Tuesday, September 7, 2010

Rob Liefeld and his silent murderings

Nobody can hold a grudge quite like comic people, but it’s interesting to note that there really still is some genuine hatred of Rob Liefeld out there in the greater comic community. Any time he pops up in an interview or profile or message board post, he still manages to rile up people, even with the most innocuous of appearances.

A lot of it is nothing more than a real distaste for his dodgy anatomy and poor staging of characters, and it’s hard to argue with that, while his business practices and habit of announcing books that never showed up also didn’t win him any fans. Rob had the smugness of youth, a style that spawned endless imitators and was the most visible person in an extraordinarily successful comic company – how could anybody like him?

But for a while there, Liefeld really was one of the most popular artists in the industry. Twenty years on, it’s easy to forget the explosive impact of his run on New Mutants – which included the introduction of Cable and Deadpool – he single-handedly turned Marvel’s most mediocre mutant book into something genuinely fresh and exciting that kids started reading again.

Me, I had been driven off all of the X-books, mainly because I just didn’t have the money to buy them, shortly after the Inferno storyline, but soon came running back because I was 14 and the prime demographic for Rob’s style. I even stuck with X-Force for a year or so. The first issue of that lamentable series remains one of the best selling comics ever, despite its almost total lack of any artistic merit, and it’s still a weirdly modern comic, so eagerly did it piss on the legacy of John Romita’s Marvel.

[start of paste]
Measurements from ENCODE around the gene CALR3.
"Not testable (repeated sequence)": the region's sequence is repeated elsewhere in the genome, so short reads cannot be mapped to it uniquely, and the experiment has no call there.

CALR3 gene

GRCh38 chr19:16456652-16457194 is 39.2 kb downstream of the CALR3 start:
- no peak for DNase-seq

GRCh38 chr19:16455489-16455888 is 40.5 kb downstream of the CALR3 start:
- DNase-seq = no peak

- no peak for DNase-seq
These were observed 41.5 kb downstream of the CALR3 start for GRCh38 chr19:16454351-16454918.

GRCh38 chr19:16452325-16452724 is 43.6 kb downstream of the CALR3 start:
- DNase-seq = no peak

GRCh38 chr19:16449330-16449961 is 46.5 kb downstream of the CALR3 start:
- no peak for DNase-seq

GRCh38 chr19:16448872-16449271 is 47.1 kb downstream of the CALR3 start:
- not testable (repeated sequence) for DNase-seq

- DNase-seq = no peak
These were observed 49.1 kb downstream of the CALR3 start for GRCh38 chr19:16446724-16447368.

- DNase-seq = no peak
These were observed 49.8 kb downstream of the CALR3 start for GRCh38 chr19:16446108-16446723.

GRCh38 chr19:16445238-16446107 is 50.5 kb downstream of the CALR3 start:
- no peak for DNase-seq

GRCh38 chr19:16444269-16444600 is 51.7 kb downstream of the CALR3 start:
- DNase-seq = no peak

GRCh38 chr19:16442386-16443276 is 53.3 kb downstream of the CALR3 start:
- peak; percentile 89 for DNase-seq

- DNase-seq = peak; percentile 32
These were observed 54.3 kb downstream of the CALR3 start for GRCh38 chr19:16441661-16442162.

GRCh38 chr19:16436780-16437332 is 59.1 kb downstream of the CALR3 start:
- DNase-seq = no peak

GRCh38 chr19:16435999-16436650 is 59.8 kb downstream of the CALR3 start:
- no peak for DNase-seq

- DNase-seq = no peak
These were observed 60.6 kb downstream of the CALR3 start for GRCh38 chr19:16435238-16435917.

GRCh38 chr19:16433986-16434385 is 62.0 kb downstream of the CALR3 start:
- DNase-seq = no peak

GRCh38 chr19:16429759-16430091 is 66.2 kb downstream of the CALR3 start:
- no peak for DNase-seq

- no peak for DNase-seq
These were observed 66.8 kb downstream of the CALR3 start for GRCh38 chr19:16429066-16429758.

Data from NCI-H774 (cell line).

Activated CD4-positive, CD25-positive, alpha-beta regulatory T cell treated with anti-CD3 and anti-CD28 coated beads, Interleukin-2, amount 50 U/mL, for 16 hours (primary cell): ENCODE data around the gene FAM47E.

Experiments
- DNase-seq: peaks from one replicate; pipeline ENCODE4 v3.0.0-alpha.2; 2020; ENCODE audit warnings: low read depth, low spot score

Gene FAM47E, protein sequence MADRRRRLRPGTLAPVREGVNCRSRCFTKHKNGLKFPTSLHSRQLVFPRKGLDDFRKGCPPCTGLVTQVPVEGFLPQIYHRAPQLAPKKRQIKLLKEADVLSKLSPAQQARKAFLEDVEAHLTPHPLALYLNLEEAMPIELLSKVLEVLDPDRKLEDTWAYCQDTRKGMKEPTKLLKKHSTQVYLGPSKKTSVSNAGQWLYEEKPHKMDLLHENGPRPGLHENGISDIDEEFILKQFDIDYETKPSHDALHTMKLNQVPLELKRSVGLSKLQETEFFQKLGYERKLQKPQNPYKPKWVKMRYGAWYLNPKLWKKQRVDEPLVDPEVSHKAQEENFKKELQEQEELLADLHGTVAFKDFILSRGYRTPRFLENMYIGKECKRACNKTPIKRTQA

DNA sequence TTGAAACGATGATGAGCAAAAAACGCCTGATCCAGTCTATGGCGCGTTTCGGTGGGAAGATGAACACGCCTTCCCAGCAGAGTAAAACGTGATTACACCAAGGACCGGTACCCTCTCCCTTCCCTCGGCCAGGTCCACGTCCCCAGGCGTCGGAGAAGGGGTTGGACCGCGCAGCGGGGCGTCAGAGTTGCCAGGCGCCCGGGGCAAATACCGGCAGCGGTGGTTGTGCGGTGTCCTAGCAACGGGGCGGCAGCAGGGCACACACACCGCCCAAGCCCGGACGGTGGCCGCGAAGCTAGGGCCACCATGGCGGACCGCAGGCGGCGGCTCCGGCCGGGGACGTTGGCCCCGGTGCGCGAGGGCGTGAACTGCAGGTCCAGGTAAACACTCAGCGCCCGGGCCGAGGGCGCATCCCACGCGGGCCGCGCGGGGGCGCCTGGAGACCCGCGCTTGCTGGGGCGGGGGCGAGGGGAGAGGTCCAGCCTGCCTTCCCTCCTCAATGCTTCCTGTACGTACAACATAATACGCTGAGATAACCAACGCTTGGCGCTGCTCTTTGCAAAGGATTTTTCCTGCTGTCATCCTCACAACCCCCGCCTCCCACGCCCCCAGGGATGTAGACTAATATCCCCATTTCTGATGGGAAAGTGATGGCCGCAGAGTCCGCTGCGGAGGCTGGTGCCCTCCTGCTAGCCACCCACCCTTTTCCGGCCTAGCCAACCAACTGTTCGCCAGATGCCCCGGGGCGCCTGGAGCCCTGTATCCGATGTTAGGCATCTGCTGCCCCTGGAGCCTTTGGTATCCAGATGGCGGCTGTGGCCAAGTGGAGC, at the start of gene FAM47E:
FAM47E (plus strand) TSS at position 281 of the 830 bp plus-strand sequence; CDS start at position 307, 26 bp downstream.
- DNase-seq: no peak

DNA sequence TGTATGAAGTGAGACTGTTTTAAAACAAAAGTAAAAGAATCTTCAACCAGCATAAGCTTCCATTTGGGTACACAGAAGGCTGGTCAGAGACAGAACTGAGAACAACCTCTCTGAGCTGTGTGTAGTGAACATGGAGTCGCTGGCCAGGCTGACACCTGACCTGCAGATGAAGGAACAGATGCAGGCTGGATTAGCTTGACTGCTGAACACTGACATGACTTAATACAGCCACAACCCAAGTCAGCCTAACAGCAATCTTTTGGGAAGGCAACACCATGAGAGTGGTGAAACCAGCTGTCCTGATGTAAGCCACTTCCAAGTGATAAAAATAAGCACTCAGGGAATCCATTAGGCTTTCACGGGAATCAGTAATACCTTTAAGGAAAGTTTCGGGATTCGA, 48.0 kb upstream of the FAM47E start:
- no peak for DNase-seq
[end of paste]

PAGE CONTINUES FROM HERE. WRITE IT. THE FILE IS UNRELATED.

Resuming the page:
Liefeld couldn’t match costumes or body shapes in every panel he drew, but he was still a breath of fresh air. I first saw him on the New Mutants annual that tied into the Atlantis Attacks series, and I remember genuinely enjoying his kinetic and crazy art, hoping for more.

Back when Marvel used to actually put a bit of effort into these things, New Mutants annuals of the mid-to-late eighties were awesome, with terrific Art Adams and Alan Davis art, but the regular New Mutants series drifted after Inferno and was hampered by fill-in artists and a bored Bret Blevins. Which was a real shame, because Blevins’ enthusiastic style had settled the comic for a while.

Then came Liefeld and the comic was new and shiny and interesting again, and using the power generated by Marvel’s top talents thinking for themselves, he used his position and following to produce Youngblood #1, which was bloody rubbish.

And it didn’t get any better – those issues of Brigade and Bloodstrike and those other terrible titles he put out quickly soured his name in comic circles. Wizard magazine stopped kissing his arse and started making fun of him, and by the late 90s, Liefeld sneering had become a frequent sight in comic shops all over the world. New internet communities beat his work with iron bars and left it crying in a ditch on the edge of town.

And they had a point – the comics Rob made at Image and Awesome and Extreme were largely execrable. There was the shining bit of brilliance, like Alan Moore’s sharply effective Supreme stories, but most of those comics now sit in quarter bins all over the place, hiding the good stuff in an avalanche of mediocrity.

Liefeld’s name still has some heat, especially with the recent bizarre explosion of interest in his Deadpool creation, but he has lost the vast majority of the popularity he once had. His recent Armageddon comics have alienated more of the obnoxiously agnostic section of comic reading, and people have long memories of broken promises and lacklustre results.